Attention!
Take your personal ministry to the Next Level by helping StudyLight build churches and supporting pastors in Uganda.
Click here to join the effort!

Bible Commentaries

Kingcomments on the Whole Bible

Psalms 76

Verses 1-4

Introduction

This psalm is about God breaking the power of the enemy. It is about the breaking of the power of Assyria or the king of the north, by the appearance of the LORD, that is the Lord Jesus. The presence of the Lord Jesus in the city of the great King (Matthew 5:35) is the response of God to the power of the enemy. From that time on Jerusalem is given the name Yahweh Shammah, which means ‘the LORD is there’ (Ezekiel 48:35).

To what historical event the psalm refers is not given. The defeat of the Assyrians does give an impression of what is represented in the psalm (2 Kings 19:32-Habakkuk :; Isaiah 37:36). This impression is supported by the Septuagint, the Greek translation of the Old Testament. In the title of this psalm, the Septuagint mentions “on the Assyrians”. In any case, God will rescue His people in the future from the encirclement of hostile nations by breaking the power of those nations.

God Is Known in Judah

For “for the choir director” (Psalms 76:1) see at Psalm 4:1.

For “on stringed instruments” see at Psalm 4:1.

For “a Psalm of Asaph” see at Psalm 50:1.

This psalm is also “a Song”, meaning it is a song of praise.

By the extermination of the enemies of His people – that is, Judah, the two tribes, and Israel, the ten tribes, that is, all twelve tribes (cf. Ezekiel 37:15-Nehemiah :) – God has made Himself known “in Judah” (Psalms 76:1). Now He is not known there yet, He is not known, but rejected. This will change as soon as the Son of God, the Messiah, returns to Judah.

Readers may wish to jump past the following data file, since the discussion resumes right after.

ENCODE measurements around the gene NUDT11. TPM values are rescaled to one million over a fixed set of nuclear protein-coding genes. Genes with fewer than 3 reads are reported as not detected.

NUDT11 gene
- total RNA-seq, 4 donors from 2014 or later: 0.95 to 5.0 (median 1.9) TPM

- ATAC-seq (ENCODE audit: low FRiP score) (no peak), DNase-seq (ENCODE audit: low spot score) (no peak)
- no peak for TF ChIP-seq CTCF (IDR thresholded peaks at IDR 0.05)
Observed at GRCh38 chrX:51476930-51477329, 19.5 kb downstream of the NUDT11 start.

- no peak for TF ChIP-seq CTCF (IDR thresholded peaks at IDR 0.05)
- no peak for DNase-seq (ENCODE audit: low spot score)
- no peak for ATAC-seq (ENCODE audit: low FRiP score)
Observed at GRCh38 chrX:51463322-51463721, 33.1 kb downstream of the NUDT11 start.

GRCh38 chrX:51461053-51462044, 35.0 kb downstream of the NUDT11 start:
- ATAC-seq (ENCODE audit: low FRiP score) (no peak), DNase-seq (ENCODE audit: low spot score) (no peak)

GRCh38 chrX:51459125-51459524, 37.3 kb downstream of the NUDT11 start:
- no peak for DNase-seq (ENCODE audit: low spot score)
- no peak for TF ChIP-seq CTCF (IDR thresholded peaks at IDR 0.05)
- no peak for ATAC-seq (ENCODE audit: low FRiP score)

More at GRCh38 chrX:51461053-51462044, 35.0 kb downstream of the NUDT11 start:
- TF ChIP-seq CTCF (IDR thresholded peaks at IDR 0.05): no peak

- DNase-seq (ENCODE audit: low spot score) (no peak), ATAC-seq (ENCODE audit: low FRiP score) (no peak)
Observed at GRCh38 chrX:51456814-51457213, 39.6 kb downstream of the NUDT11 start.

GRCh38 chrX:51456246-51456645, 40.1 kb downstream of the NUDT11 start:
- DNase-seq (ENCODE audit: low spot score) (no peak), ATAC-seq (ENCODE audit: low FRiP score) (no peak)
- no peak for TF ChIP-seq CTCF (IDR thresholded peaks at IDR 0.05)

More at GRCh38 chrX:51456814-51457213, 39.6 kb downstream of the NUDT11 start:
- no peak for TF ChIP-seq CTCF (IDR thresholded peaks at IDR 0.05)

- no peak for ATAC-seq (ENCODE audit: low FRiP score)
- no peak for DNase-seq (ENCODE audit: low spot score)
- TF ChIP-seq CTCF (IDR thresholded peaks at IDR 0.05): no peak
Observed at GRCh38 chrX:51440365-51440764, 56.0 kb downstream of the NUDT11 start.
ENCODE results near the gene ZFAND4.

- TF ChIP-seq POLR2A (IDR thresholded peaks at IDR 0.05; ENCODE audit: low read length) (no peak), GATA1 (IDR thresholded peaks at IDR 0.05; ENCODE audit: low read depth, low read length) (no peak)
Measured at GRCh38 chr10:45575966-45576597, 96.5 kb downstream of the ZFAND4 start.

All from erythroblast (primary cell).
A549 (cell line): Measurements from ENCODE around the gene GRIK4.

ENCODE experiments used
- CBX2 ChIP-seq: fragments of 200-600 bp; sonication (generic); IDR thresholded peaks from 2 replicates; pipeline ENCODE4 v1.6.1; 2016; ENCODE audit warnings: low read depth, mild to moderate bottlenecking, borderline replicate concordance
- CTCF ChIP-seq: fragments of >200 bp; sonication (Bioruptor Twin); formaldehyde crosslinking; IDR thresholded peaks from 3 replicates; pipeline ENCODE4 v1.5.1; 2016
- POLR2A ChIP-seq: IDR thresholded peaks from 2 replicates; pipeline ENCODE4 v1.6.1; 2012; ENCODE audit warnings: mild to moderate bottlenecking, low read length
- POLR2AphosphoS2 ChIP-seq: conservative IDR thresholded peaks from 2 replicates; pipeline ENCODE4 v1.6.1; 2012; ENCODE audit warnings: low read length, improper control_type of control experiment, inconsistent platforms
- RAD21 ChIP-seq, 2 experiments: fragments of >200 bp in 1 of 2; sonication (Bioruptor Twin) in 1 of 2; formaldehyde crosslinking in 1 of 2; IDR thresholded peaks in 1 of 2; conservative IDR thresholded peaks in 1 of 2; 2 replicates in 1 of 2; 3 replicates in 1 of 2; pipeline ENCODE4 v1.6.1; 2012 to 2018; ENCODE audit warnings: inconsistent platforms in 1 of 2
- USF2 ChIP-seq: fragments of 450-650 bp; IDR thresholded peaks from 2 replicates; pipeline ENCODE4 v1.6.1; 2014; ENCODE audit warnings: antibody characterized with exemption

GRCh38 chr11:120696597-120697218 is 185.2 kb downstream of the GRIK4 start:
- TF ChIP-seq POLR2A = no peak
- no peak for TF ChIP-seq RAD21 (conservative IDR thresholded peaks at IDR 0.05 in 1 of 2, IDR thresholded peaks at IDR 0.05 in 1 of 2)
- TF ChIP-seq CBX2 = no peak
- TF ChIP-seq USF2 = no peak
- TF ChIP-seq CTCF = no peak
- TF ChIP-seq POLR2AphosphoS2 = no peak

By His action in judgment against the heathen kings, “His Name is great in Israel”. He is coming for all Israel, which will consist of the righteous (Isaiah 60:21), for the apostates have been judged by Him. It is the day of His power, the day when His people will be a willing people (Psalms 110:3).

“In Salem”, that is in Jerusalem (Genesis 14:18; Hebrews 7:1-Exodus :), is “His tabernacle” [literally: shelter] (Psalms 76:2). Calling Jerusalem by its shortened name emphasizes its meaning. Salem means ‘peace’. He makes sure that His people can dwell in peace. The name Salem emphasizes that Christ is now truly King of peace (Hebrews 7:2). Now that the Prince of peace reigns, there is truly peace on earth.

And He dwells with His people in “His tabernacle”, or His shelter, indicating that He protects them with His presence (cf. Psalms 27:5). The psalmist adds that “His dwelling place”, that is, His temple, is “in Zion”. Zion is the part of Jerusalem where God’s dwelling place stands. The relationship with the people of Israel is now restored. Jerusalem is now called Yahweh Shammah, which means ‘the LORD is there’ (Ezekiel 48:35) and the temple has been rebuilt. The realm of peace can begin.

There, at Jerusalem, where He dwells, He has broken “the flaming arrows” Psalms 76:3). He has also rendered useless the other weapons of attack, “the shield” and “the sword”. God has deprived the enemy of his effectiveness. Thus He has put an end to “war”. The ending of the war is not due to skillful defending by the defenders of the city, but due to God’s action. The LORD is back in Jerusalem, the war is over (Isaiah 2:4).

As a result, the long despised LORD is now “resplendent, more majestic than the mountains of prey” (Psalms 76:4). ‘The mountains of prey’ – mountains represent mighty kingdoms – are a symbol of mighty rulers bent on robbery (cf. Ezekiel 38:12-1 Chronicles :). ‘Mountains of prey’ is difficult to translate. We can think of powerful rulers, such as the king of the north. We can also think of the rapacious Assyrians who were killed by the angel of the LORD on the mountains around Jerusalem.

In the face of the mountains of prey, Mount Zion radiates light by which it shines. This radiance of light is the result of the presence of God Who is light. God dwells there. That is why this mountain is more powerful than all earthly predatory powers. We can also think of the great mountain that will fill the whole earth (Daniel 2:35), a kingdom that will not perish in eternity (Daniel 2:44).

Verses 5-10

God’s Majesty and Power

When Messiah comes, He will rob the “stouthearted” of their weapons (Psalms 76:5). Their stoutheartedness doesn’t mean anything. He will rob them while “they sank into sleep”, that is, in the night (cf. Psalms 121:4). They think they can win an easy victory, but then are caught unawares. With their weapons, the strength in their hands is also gone.

“None of the warriors” is yet able to do battle. In the past, the Assyrians, 185,000 strong men, were slain by the Angel of the LORD in one night (2 Kings 19:35). In the future, Assyria, the king of the north, will suffer the same fate.